The Chinese Nationalist Party (KMT) caucus yesterday called for Academia Sinica President Wong Chi-huey (翁啟惠) to step down, following reports that his daughter is the 10th-largest shareholder of OBI Pharma Inc (台灣浩鼎).
KMT Legislator-at-large William Tseng (曾銘宗) earlier this month called into question Wong’s impartiality in speaking in support of the company when its share price suffered a sharp drop after announcing a negative outcome for a new breast cancer drug.
Academia Sinica on March 2 issued a statement saying that Wong had no biotechnology company shares.
Photo: Wang Yi-sung, Taipei Times
However, the Chinese-language Next Magazine yesterday reported that Wong’s daughter, Wong Yu-shioh (翁郁秀), has up to 1.9 million OBI Pharma shares, making her one of the top-10 shareholders of the company.
The magazine alleged Wong Yu-shioh bought 3 million shares at NT$31 per share from Ruentex Group (潤泰集團) chairman Samuel Yin (尹衍樑).
An OBI statement said that until at least 2014, Wong Yu-shioh still had 1.93 million shares, which amounts to about NT$800 million (US$24.52 million) based on yesterday’s closing price of NT$433.
The KMT caucus called on Wong Chi-huey to issue a public explanation. KMT Legislator Alicia Wang (王育敏) said the Academic Sinica president should know right from wrong, calling on prosecutors and the Control Yuan to initiate an investigation.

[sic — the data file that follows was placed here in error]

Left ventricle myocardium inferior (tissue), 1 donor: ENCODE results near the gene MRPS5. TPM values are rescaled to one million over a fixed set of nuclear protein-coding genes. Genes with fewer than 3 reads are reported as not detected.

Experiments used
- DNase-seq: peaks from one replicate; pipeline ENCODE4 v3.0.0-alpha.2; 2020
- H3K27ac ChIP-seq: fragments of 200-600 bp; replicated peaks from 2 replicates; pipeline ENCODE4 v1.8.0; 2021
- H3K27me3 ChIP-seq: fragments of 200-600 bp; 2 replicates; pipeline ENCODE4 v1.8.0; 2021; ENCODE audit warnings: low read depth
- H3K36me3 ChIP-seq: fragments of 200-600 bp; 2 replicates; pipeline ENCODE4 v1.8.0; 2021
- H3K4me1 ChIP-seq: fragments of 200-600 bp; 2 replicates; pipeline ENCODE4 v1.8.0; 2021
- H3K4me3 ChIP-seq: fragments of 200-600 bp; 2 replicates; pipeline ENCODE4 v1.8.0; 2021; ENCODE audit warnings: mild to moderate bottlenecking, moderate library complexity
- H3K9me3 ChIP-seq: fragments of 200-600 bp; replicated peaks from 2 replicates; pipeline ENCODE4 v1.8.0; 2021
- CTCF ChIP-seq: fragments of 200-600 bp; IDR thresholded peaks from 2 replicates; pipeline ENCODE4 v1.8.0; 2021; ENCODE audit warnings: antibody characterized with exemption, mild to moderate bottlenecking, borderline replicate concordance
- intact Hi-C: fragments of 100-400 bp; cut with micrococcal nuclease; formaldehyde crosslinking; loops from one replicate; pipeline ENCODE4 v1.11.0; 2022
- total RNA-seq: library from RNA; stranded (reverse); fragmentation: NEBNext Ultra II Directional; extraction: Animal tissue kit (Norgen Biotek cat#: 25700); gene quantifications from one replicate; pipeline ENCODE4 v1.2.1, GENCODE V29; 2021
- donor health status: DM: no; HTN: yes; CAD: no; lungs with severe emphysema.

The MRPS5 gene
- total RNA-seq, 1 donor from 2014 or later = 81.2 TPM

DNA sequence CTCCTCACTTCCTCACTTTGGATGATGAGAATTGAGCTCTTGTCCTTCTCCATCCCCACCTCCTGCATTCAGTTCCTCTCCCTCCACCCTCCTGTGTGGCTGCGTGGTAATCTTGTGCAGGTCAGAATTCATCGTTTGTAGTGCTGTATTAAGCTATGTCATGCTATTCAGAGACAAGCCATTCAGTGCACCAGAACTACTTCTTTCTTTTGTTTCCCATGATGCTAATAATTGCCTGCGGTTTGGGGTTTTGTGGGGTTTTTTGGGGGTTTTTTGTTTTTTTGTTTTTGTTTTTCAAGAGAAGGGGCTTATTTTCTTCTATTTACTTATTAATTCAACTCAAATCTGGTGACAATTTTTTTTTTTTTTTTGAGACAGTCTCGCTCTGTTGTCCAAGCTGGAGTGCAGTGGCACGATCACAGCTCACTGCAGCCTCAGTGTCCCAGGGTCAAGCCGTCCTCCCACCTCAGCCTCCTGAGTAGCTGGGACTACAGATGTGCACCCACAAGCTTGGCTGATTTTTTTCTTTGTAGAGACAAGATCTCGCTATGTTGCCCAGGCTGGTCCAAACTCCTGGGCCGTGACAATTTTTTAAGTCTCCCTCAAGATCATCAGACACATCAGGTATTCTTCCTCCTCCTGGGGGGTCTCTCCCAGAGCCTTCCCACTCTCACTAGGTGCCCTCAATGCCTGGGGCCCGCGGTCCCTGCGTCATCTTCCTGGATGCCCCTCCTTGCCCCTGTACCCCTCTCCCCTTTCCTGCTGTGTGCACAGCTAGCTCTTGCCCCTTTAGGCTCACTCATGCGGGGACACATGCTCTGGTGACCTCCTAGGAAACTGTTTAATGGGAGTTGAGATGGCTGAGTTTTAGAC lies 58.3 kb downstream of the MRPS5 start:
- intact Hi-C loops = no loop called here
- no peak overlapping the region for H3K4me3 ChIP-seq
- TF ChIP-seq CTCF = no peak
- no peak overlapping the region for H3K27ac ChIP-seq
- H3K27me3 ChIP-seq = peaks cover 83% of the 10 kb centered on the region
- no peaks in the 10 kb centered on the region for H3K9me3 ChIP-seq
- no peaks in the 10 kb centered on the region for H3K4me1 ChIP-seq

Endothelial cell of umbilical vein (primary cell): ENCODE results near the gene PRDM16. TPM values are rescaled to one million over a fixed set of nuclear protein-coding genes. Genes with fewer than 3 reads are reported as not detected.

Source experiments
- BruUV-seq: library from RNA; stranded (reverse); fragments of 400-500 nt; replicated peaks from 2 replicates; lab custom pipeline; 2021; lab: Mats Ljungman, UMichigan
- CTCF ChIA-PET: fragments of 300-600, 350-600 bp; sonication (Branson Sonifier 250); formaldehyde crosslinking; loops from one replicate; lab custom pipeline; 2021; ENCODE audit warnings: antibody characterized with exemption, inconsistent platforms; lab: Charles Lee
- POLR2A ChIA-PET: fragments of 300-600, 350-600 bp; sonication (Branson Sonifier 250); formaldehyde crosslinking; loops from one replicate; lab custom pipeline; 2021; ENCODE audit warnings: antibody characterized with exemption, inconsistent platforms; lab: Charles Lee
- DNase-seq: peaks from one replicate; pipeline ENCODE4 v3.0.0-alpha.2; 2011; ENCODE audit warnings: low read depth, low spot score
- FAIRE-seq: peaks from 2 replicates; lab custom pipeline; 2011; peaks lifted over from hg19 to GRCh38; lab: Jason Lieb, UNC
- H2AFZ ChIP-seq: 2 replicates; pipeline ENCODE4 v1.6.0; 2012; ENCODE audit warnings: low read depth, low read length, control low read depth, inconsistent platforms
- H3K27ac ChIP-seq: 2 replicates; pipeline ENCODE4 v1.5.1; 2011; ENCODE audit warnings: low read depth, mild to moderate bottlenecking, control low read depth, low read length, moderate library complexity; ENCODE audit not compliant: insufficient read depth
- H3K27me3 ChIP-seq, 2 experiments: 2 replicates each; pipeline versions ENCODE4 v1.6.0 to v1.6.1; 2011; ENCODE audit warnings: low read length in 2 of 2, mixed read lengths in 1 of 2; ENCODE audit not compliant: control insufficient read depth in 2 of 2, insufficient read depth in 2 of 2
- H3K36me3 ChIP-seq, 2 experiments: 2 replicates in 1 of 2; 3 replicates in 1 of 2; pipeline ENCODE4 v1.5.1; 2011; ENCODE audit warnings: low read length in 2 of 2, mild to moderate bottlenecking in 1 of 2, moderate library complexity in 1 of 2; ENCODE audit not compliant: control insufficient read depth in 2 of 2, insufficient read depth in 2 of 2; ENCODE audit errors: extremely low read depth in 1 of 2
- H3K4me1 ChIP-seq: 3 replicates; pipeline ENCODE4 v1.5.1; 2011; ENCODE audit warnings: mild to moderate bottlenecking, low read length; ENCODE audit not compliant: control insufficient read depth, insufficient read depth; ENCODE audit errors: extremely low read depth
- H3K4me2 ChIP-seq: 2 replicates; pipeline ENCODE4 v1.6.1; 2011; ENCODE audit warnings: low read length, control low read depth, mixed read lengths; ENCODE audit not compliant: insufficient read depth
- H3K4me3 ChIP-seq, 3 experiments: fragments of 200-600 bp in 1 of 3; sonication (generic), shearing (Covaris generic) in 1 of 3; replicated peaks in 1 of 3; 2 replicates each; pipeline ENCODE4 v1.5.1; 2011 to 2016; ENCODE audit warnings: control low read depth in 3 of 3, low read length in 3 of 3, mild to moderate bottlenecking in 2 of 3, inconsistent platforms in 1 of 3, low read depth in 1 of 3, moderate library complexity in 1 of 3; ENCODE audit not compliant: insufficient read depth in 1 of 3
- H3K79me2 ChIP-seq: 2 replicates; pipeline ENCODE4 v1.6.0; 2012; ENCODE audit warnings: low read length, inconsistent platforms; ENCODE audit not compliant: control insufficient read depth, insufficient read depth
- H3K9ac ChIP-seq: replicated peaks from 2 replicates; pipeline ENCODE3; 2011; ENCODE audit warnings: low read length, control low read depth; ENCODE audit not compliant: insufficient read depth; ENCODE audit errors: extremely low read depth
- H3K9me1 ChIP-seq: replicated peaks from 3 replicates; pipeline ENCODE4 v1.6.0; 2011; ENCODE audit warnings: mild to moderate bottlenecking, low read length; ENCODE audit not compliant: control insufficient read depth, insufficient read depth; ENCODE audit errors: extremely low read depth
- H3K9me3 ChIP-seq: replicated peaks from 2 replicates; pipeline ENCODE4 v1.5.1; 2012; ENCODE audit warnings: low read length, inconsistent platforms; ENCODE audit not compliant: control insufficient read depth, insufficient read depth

“President Wong, were you aware that your daughter had more than 3 million shares and is the 10th-largest OBI Pharma shareholder? Your daughter, an artist under the age of 40, has tens of millions of New Taiwan dollars worth of assets in shares — is the money yours or hers? There is no way you can shirk these two questions,” Wang said.
Tseng said he found that, despite Academia Sinica’s statement, Changchun Investment Holding Co (長春投資) and Yuanhong Investment Holding Co (原弘投資), both members of the Ruentex Group (潤泰集團), had transferred 3 million OBI shares to Wong Yu-shioh in 2012.
Tseng said he suspects that the shares were for Wong Chi-huey rather than his daughter, calling on the Financial Supervisory Commission and prosecutors to conduct an investigation.
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